5 email marketing mistakes you don’t want to make

5 email marketing mistakes you don’t want to make

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Email marketing is dead. Surely, you’ve heard that one before.

But, before you fall for it, here’s why email is in fact alive, well and kicking.

Online consumers spend 138% more when they are subject to an email campaign than those who do not receive email offers.

At the same time, email is 40 times better at acquiring prospects than Twitter and Facebook are.

The reason why there is so much talk about the death of email is that some marketers are using old strategies and outdated email campaign methods to try to reach out to their savvy audience.

Email blasting, poorly designed templates, and unresponsive email programs simply do not work today.

If your email marketing campaign is not giving you solid conversions and sales values that make you smile, perhaps you could be making some of the following surprising mistakes:

Failing to create a segmentation strategy

Using a basic segmentation strategy can do wonders for your conversion rates. Depending on your brand, it is likely that different subscribers need different content.

Sending the same content to a new subscriber and to someone who is lower in the sales cycle can have negative consequences such as unsubscribes and users reporting your emails as spam.

Most email marketing programs let you segment your audience easily. While segmenting can get complex, you can start by focusing on basic groups such as your most frequent or biggest customers, new subscribers, those who have purchased in the last year or two years etc. You can also develop a segmentation strategy by using demographics such as age, gender and income if your brand calls for this.

Sending specific emails to specific subscribers increases the chances of your content being read and your prospects acting on your call to action.

Sending too few emails

This one is a bit confusing for many marketers. On one side, there are those who support limiting the number of emails and on the other end of the spectrum are echoes about upping your game and sending more content to boost your email campaign ROI.

Which is which?

Balance is necessary. Sending one email per month is too low of a frequency and your subscribers will easily forget why they signed up with you. Blasting three emails a day everyday is not a smart idea either. It will also depend on your niche.

Ideally, your subscribers should hear from you at least once a week. Some businesses have a lot of products on offer all the time and this may require sending more than one email a week.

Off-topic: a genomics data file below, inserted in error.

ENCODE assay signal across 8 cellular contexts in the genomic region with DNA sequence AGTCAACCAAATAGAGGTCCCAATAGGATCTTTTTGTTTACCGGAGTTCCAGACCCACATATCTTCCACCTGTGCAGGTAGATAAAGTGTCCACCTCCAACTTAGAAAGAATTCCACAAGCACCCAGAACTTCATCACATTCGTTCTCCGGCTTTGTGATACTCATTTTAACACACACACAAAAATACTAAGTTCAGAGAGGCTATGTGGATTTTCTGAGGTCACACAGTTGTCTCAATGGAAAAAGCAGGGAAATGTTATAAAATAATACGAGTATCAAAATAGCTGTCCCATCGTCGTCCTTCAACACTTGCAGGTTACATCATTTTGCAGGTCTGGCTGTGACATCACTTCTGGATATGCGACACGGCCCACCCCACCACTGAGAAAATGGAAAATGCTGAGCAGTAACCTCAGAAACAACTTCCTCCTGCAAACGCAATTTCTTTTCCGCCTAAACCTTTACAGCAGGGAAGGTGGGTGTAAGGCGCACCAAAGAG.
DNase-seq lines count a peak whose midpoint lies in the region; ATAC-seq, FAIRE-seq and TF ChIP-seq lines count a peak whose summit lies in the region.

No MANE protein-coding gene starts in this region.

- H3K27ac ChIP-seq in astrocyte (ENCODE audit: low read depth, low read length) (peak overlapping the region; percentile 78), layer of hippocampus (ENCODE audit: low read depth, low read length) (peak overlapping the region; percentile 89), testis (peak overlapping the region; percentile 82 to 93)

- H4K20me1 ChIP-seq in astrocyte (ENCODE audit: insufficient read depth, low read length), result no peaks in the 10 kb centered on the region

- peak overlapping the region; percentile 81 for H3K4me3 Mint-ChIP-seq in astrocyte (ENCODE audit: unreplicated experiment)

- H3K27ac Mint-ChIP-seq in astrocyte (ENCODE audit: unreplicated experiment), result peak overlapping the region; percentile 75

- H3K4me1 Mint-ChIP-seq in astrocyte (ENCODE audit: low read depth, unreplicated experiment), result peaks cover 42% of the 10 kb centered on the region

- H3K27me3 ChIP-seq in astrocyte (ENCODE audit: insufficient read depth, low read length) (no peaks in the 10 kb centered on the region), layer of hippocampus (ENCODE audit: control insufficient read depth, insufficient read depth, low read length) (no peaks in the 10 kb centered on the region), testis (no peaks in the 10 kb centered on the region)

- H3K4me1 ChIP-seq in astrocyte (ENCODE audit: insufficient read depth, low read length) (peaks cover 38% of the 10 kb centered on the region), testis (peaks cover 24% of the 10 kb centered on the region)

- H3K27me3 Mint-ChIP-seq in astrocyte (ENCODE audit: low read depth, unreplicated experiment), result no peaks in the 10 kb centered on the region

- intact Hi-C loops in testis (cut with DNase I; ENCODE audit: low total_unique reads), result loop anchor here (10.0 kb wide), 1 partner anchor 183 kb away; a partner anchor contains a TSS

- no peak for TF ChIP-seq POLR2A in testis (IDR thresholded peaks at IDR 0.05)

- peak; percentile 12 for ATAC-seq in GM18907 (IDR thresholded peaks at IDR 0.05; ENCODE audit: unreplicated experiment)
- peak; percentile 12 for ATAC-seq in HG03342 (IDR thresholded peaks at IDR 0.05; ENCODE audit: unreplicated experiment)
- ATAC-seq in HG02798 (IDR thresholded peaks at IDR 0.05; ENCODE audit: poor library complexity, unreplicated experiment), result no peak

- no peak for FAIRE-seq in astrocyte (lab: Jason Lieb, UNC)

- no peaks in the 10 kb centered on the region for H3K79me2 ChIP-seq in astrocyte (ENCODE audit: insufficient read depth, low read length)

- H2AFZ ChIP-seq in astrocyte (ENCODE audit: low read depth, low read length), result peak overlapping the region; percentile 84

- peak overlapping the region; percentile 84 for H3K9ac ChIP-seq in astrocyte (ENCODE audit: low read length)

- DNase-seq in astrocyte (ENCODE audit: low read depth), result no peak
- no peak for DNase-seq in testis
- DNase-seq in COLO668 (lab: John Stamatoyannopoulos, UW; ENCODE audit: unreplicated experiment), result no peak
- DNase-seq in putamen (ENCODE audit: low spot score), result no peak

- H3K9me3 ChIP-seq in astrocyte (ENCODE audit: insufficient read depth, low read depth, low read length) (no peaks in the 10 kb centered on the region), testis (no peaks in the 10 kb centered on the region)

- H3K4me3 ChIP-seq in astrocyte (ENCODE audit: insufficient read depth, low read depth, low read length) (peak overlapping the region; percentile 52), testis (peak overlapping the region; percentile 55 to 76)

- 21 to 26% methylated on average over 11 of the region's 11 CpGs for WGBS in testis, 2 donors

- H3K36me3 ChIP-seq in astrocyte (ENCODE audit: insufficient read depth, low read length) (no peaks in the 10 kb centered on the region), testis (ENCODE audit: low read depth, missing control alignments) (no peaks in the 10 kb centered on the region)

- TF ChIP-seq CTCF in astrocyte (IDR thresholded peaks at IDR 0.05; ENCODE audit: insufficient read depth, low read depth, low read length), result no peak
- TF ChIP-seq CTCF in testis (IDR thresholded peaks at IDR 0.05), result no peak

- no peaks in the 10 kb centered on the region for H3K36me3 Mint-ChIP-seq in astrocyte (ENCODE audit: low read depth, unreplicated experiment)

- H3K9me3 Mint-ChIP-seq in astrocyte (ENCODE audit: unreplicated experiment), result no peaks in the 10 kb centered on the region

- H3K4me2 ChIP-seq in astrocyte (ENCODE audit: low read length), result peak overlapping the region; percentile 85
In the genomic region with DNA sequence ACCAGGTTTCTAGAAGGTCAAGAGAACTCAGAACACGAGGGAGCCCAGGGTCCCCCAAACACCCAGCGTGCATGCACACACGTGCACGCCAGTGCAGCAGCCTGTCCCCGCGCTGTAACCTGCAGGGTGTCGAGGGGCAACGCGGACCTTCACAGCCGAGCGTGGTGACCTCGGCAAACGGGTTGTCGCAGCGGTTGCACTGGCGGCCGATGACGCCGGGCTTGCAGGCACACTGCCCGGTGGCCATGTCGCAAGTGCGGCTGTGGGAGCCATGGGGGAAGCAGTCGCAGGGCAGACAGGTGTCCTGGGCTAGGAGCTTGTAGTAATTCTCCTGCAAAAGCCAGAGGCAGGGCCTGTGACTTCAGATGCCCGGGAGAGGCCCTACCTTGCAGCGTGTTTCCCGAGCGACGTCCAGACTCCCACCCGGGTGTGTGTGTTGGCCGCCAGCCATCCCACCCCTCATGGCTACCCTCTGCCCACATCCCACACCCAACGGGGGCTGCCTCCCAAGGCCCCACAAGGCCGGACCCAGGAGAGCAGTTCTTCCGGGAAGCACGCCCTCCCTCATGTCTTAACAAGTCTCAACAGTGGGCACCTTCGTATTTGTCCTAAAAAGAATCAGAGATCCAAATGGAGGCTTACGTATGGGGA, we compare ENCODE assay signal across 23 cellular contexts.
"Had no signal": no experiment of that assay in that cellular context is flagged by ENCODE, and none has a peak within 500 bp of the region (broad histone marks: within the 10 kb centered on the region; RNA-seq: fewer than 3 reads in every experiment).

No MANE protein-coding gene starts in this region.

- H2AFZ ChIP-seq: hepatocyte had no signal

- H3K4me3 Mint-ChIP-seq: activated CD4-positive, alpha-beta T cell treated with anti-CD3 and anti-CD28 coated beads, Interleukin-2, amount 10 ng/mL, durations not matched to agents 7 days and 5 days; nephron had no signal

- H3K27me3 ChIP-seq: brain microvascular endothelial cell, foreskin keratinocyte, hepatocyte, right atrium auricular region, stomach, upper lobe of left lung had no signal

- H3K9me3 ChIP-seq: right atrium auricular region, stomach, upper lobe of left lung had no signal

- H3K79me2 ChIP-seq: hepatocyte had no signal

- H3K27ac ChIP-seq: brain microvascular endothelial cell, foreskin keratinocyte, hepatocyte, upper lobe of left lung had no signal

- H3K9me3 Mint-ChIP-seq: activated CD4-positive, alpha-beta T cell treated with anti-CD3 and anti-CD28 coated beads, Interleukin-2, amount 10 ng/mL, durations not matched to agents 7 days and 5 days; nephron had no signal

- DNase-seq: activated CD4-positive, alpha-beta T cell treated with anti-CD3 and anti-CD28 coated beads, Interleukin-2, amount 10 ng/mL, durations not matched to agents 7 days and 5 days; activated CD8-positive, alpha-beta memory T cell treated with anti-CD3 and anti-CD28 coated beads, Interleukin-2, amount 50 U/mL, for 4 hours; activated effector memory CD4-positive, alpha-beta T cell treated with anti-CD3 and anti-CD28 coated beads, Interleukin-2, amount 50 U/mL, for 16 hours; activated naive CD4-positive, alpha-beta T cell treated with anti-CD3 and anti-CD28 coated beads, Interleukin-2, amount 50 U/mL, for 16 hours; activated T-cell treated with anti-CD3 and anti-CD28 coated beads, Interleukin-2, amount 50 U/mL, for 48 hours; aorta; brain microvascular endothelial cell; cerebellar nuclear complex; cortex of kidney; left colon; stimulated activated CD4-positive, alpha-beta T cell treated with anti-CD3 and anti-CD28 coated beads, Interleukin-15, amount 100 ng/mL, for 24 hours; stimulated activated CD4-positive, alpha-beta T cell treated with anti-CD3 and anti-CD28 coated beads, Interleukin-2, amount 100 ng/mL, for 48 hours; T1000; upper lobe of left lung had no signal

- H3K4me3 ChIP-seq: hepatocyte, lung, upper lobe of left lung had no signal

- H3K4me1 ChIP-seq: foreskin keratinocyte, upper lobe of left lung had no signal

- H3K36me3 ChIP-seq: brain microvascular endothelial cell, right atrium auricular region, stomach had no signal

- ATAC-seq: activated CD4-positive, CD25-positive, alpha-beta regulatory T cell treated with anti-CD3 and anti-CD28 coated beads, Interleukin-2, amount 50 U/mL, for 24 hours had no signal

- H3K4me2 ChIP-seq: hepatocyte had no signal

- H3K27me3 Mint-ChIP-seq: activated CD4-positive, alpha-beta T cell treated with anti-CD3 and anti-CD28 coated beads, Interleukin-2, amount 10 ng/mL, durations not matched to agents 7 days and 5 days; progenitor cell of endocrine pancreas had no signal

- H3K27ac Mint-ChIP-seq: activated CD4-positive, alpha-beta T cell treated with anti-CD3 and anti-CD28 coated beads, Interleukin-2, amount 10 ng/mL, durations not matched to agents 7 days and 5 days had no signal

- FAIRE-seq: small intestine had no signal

The rule of thumb is to focus on quality: If you must send an email every day, the content must be highly relevant and well thought out.

Another tactic is to give subscribers the option to choose how often they want to hear from you, especially if your business necessitates sending multiple emails in a day.

Conduct A/B testing to help you determine the click through and open rates when you send a certain number of emails over a given time.

Employing too many calls to action

Consumers are busy. Asking them to undertake more than one action at a time actually keeps them from taking any action.

Dedicate each email to just one call to action. Using an image-based call to action such as a bright button has been shown to increase click through and conversions rates significantly.

Whether you use an image-based CTA or a traditional rich text link, you can increase conversions by asking subscribers to do just one thing. Then, be sure to repeat the CTA within the email body or at the end of the email to encourage more clicks.

Leaving out the infallible mobile audience

It is 2017. Mobile is super popular. In fact, more than half of your prospects will first come into contact with you via their mobile devices.

Email abandonment and unsubscription rates are much higher for programs that are not optimised for the mobile experience. In fact, 80% of mobile users delete emails that do not look good on mobile.

Responsive email designs can boost readability, click through rates and user experience.

Most modern email programs are compatible with email recipients and mobile devices. But that’s just part of the story. Some of the things you need think about to make your emails look great on mobile include:

• Your email template
• The structure of your content- Smaller paragraphs and lesser content is preferred.
• Links- Limit the number of links and calls to action. Button links work much better than links.
• Fonts- Ensure that your content is readable by using the appropriate font and font color.

Having the wrong list

This may seem obvious but working with the wrong list will not give you the results you want. Some ignore traditional email marketing and buy email lists but it can have major consequences for your business.

It is likely that most of your recipients will unsubscribe from your list and report your emails as spam. At the end of it all, you would have wasted a lot of money on a list that did not bring any real ROI for your business.

A better approach is to build your email list organically. With so many options including lightboxes, sidebar subscription forms and dedicated landing pages, you can build a list of prospects who show real interest in your products or services.

Email Marketing Still Works…

Admittedly, open rates may have decreased these past few years, but when done right email marketing can transform your sales funnel by bringing in qualified leads, nurturing these leads further down the funnel, and maintaining customers’ loyalty even after the initial purchase.

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